Social Psychology

Student Learning Program

Chapter 9: Minority influence: The value of dissent (pp. 338346)

Ask Yourself?

In this topic

  1. Successful Minority Influence (pp. 338343)
    1. Offering an alternative consensus
    2. Negotiating similarity and difference
    3. Promoting systematic processing
    4. Minority influence in the courtroom
  2. Processes of Minority and Majority Influence (pp. 344345)
  3. Beyond Minority Influence: Using Norms to Strengthen Consensus (pp. 345346)
Successful Minority Influence

Minority viewpoints can alter a group's consensus when they offer an alternative consensus, remain consistent, have a balance between similarity and difference from the majority, and promote systematic processing.

Offering an alternative consensus

Minority views can exert influence by undermining confidence in the accuracy of the majority consensus, because people expect everyone to agree.

For the minority to be taken seriously (1) the alternative view must be a consensus, because agreement among minority members signals that their view is viable; and (2) they must remain loyal to their consensus, because consistency conveys commitment to the viability of an alternative position.

When the minority viewpoint successfully influences the majority, the effect can go beyond the specific issue.

Negotiating similarity and difference

The minority have to find a balance between offering a consensus that clearly differs from the majority viewpoint, while they themselves are not being perceived as different from the majority.

The minority first have to be part of the in-group to establish credibility before dissenting. This can be done by agreeing on important issues.

The minority lose power if minority group members are thought to share a common bias, if the minority viewpoint is contaminated, and if out-group membership is made salient.

The minority have more influence when they are represented by a diverse group of people.

Promoting systematic processing

Minority dissent promotes systematic processing because plausible alternative views create uncertainty and stimulate majority members to seek additional information, process in greater depth, and make more integrative and considered decisions. Research has supported this empirically (see SP pp. 341342).

Minority views can change majority attitudes in a direct way. However, attitudes concerning indirectly related issues are changed more often than attitudes of the topic under discussion, because (1) group members may systematically process the information that affects other information, but may resist openly agreeing with the dissenters because of mastery and connectedness functions; and (2) people hearing dissenting views may think more broadly, consider alternatives, go beyond the given information, and diverge from the topic, thus becoming more creative.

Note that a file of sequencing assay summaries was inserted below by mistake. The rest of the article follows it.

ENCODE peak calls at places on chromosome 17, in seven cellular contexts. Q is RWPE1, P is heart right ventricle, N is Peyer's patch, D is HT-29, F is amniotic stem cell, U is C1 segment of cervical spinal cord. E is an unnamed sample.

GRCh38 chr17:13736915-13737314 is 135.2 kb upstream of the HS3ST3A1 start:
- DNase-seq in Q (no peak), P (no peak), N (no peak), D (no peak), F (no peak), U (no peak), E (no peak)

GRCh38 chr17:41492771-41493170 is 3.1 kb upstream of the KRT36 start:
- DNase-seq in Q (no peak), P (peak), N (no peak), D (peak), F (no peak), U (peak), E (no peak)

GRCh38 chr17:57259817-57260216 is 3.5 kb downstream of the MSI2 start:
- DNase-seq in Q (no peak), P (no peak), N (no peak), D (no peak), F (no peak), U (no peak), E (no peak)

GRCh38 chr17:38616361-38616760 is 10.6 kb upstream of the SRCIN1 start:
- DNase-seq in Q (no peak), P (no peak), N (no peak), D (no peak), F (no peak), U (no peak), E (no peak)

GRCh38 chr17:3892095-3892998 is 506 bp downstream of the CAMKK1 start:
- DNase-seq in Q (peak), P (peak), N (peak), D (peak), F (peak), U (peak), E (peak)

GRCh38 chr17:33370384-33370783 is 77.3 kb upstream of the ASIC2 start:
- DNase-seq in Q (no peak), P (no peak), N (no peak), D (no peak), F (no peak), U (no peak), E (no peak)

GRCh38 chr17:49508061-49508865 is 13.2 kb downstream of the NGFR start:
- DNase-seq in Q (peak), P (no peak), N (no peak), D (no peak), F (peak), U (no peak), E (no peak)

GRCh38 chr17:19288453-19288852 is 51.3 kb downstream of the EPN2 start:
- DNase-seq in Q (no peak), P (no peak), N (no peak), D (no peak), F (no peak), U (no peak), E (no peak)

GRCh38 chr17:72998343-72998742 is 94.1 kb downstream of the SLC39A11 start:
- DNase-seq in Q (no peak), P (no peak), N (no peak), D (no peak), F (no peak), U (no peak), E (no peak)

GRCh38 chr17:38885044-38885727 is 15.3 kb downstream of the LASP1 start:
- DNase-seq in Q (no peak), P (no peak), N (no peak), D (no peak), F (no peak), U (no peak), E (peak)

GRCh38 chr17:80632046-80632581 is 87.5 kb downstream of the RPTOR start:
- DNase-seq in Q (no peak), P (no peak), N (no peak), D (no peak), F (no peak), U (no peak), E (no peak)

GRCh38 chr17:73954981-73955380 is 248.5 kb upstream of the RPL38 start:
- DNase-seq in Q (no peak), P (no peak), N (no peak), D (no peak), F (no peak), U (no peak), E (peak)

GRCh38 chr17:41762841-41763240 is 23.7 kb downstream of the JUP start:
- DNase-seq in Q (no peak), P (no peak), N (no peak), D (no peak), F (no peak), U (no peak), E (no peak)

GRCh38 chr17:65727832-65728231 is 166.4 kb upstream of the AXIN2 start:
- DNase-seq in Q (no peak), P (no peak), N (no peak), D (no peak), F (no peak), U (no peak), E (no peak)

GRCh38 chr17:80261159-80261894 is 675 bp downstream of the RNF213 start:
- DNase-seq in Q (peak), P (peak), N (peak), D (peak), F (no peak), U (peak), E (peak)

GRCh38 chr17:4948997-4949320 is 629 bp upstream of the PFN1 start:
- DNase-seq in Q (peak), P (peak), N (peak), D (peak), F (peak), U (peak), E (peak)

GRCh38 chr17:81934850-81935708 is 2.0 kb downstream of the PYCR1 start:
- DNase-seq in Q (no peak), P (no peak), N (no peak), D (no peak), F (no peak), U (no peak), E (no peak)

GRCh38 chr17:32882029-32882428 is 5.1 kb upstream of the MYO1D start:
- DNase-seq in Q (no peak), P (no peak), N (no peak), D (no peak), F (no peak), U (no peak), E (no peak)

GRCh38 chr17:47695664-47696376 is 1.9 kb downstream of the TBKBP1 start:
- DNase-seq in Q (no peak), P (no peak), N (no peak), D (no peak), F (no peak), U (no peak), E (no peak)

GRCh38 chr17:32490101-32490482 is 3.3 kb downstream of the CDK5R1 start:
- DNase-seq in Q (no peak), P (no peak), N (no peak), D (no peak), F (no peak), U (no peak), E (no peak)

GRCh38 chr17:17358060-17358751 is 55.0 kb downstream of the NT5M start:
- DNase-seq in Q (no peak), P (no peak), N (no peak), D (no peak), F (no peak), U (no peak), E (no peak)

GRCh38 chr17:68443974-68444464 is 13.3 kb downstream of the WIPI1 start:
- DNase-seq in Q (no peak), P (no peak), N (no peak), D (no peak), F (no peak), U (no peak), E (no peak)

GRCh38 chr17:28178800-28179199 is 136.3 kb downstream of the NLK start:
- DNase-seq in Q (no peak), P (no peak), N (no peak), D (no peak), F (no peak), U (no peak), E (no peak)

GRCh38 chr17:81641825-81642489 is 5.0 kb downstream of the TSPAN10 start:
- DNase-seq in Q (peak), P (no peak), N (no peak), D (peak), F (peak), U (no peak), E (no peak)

Minority influence in the courtroom

Although jurors in a real trial may act differently and may be more considerate, it appeared from studies using mock juries (see SP p. 343) that when a decision requires to be supported by the majority, minority influence is weakened, and the quality of decisions is reduced in comparison to the situation where a decision requires unanimity.

Processes of Minority and Majority Influence

Majority and minority views influence others by the same processes; both can be accepted privately and generate public conformity, both can satisfy our needs for mastery and connectedness, and both can encourage superficial or systematic processing.

Beyond Minority Influence: Using Norms to Strengthen Consensus

Consensus is more likely to be accurate when group members are more critical and systematic processors as a group than as individuals, when majority and minority viewpoints are carefully considered, when all information is processed systematically, and when norms supporting dissent are adopted.

So what does this mean?

Minority viewpoints can alter a group's consensus when they offer an alternative consensus, remain consistent, have a balance between similarity and difference from the majority, and promote systematic processing. Consensus is more likely to be accurate when group members are more critical and systematic processors as a group than as individuals, when majority and minority viewpoints are carefully considered, when all information is processed systematically, and when norms supporting dissent are adopted.

Back to chapter 9 introduction

In this chapter

  1. Chapter 9 introduction
  2. Conformity to social norms
  3. The dual functions of conformity to norms: Mastery and connectedness
  4. How groups form norms: Processes of social influence
  5. Conformity pressure:Undermining true consensus
  6. Minority influence: The value of dissent
  7. Chapter overview (PDF)
  8. Fill-in-the-blanks
  9. Multiple-choice questions